January 25, 2011 by Nick
Wizard, The Guide To Comics, has announced that it is to cease existing as a monthly magazine. The current idea is for it to become an online only destination.
Wizard was a magazine dedicated to articles about mainstream American comics. Over the years it became a periodical about movies, tv, games and comics. It also went from a large readership to a much smaller readership. The content and format changed and I went from being a regular reader to not even flicking through copies I got given for free.
As much as I do believe I became more discerning between my first exposure to Wizard (both it and I were in our teens at the time) I think the change in content was far more to blame. I used to buy Wizard and devour a huge chunk of reading matter. It had articles on comics I liked, interviews with creators I cared about, art I couldn’t find anywhere else, posters, drawing tutorials and guides on comic production.
Now, the internet has made a lot of a monthly periodical obsolete: news can be immediate and there is a greater variety of media and effects possible. But the long form read lives on and thrives: analysis, commentary, reviews, articles and stories that can’t be read easily on screens are still sought after and purchased. I know that the readership for these is in decline, but successes are still possible and common. What is less common, seemingly, is advertisers to go alongside them. I know anecdotally that magazines are slimmer just because of the decrease in the number and size of adverts in them, as much an indication of the growth of the internet for advertising and the necessity in changing article type in magazines as it is the decline in readership.
I could sit and nit pick for hours on where Wizard went wrong, but I think it comes down to being a shoddy magazine that did everything badly and thus had no value when it was once a niche magazine that did a few things well. And that isn’t the internet, that is poor business.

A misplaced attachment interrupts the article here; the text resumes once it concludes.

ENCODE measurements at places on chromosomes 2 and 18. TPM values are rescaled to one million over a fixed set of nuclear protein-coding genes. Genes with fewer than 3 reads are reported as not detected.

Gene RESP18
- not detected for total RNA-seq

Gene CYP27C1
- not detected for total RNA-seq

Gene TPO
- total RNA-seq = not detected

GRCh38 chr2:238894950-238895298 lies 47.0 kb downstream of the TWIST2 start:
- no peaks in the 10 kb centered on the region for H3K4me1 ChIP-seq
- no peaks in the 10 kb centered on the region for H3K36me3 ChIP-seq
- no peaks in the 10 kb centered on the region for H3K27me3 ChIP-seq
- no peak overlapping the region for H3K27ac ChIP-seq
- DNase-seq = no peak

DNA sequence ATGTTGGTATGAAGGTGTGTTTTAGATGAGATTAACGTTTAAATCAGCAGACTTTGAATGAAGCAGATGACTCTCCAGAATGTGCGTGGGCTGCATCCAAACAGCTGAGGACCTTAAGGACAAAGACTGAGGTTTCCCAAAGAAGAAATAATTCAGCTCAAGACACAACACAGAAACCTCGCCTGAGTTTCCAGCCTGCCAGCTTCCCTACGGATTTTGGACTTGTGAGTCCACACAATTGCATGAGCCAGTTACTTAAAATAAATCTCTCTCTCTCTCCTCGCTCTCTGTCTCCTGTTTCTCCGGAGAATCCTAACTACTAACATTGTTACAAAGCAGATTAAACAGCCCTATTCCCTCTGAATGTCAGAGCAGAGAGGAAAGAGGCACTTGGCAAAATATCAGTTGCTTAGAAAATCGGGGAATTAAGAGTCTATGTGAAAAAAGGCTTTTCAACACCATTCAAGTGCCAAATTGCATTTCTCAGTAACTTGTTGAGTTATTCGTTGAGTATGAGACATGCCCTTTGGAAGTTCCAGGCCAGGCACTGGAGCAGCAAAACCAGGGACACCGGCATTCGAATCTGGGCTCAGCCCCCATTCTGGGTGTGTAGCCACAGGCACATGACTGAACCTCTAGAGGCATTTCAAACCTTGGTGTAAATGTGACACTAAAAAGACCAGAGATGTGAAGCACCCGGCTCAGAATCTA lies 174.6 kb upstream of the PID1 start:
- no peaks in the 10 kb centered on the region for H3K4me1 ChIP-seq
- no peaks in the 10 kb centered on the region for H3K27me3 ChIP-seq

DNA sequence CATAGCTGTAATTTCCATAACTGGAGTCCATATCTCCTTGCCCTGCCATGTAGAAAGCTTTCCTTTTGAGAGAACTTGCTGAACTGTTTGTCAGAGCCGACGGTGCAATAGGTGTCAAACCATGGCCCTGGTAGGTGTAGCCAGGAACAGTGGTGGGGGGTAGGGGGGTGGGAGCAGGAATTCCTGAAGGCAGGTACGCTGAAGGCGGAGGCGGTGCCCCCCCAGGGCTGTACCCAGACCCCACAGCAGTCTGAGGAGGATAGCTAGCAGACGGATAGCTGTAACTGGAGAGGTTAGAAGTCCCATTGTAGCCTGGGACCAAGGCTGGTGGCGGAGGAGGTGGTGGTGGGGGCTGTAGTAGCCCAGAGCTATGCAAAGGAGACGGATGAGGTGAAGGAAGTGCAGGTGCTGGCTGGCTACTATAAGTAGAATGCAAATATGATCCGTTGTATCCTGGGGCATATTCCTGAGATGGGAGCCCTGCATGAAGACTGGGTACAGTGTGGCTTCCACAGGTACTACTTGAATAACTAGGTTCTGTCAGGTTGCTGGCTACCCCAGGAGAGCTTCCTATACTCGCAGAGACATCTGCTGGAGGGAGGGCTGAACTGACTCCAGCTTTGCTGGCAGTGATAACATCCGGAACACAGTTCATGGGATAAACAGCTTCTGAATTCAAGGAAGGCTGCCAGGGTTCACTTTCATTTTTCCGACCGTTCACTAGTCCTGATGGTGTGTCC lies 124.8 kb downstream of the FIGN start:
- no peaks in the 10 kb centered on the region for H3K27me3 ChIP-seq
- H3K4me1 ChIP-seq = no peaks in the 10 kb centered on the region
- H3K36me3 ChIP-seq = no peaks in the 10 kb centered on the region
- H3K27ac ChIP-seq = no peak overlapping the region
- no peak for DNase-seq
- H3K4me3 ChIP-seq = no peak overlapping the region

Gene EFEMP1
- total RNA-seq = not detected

January 9, 2011 by Nick
I woke from an odd dream, but the thing about processing dreams on waking is that your conscious brain doesn’t work the same as your subconscious and unconscious mind. There were details in the dream that kept changing, things that made no sense and several things that happened out of order or couldn’t possibly happen. This is no good to the conscious mind. It likes narrative and order and structure. I find myself both knowingly and unknowingly editing my dreams as I try to transcribe them, the final result diminishing whatever it was about them that made them worth writing about in the first place.
It’s unusual I remember my dreams. I don’t know if that means I don’t dream or only some of them I remember. When I do remember they are vivid though. People and structures whose faces I can visualise to the point I could probably draw them and colours that are saturated and distinct. I dream in colour, although apparently this is no longer believed to be a sign of psychosis. Simply of having grown up with a colour tv.
Disingenuous and the art of Redemption
January 4, 2011 by Nick
Currently there seems to be a lot of news relating to the penal system within this country and justice in general. At an open prison inmates regularly abscond, smuggle in alcohol, face burglaries into the compound and riot when denied a Christmas drink. The main political parties seem to have reached a consensus whereby we don’t send criminals to jail anymore and neither Labour (who cut the probation service) or the Conservatives (who didn’t rush to revive it) will admit there is actually no alternative in place that could cope with the quantity of criminals it would likely have to deal with.